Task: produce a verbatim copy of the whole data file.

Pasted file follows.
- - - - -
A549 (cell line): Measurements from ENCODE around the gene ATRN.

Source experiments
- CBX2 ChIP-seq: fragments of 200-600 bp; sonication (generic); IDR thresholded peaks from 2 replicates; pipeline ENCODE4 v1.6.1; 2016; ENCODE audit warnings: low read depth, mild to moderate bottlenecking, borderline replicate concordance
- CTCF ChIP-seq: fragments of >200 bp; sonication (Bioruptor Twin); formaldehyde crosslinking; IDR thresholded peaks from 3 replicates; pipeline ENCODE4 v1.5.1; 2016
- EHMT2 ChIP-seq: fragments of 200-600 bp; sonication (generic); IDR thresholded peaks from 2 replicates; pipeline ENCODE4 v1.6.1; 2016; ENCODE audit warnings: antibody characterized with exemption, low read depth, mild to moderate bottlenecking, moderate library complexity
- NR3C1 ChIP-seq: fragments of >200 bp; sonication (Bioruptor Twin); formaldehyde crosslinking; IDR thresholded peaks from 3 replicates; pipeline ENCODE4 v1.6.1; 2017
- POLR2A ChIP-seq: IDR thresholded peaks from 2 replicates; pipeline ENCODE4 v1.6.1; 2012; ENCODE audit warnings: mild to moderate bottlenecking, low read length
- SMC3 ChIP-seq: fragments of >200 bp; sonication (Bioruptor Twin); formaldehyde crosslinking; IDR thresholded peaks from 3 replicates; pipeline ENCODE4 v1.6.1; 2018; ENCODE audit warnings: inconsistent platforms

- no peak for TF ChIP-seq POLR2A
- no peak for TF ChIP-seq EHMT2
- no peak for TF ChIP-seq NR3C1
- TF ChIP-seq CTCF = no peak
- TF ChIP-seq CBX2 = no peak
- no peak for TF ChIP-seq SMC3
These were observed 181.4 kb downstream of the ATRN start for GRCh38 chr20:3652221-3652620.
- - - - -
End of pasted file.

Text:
A549 (cell line): Measurements from ENCODE around the gene ATRN.

Source experiments
- CBX2 ChIP-seq: fragments of 200-600 bp; sonication (generic); IDR thresholded peaks from 2 replicates; pipeline ENCODE4 v1.6.1; 2016; ENCODE audit warnings: low read depth, mild to moderate bottlenecking, borderline replicate concordance
- CTCF ChIP-seq: fragments of >200 bp; sonication (Bioruptor Twin); formaldehyde crosslinking; IDR thresholded peaks from 3 replicates; pipeline ENCODE4 v1.5.1; 2016
- EHMT2 ChIP-seq: fragments of 200-600 bp; sonication (generic); IDR thresholded peaks from 2 replicates; pipeline ENCODE4 v1.6.1; 2016; ENCODE audit warnings: antibody characterized with exemption, low read depth, mild to moderate bottlenecking, moderate library complexity
- NR3C1 ChIP-seq: fragments of >200 bp; sonication (Bioruptor Twin); formaldehyde crosslinking; IDR thresholded peaks from 3 replicates; pipeline ENCODE4 v1.6.1; 2017
- POLR2A ChIP-seq: IDR thresholded peaks from 2 replicates; pipeline ENCODE4 v1.6.1; 2012; ENCODE audit warnings: mild to moderate bottlenecking, low read length
- SMC3 ChIP-seq: fragments of >200 bp; sonication (Bioruptor Twin); formaldehyde crosslinking; IDR thresholded peaks from 3 replicates; pipeline ENCODE4 v1.6.1; 2018; ENCODE audit warnings: inconsistent platforms

- no peak for TF ChIP-seq POLR2A
- no peak for TF ChIP-seq EHMT2
- no peak for TF ChIP-seq NR3C1
- TF ChIP-seq CTCF = no peak
- TF ChIP-seq CBX2 = no peak
- no peak for TF ChIP-seq SMC3
These were observed 181.4 kb downstream of the ATRN start for GRCh38 chr20:3652221-3652620.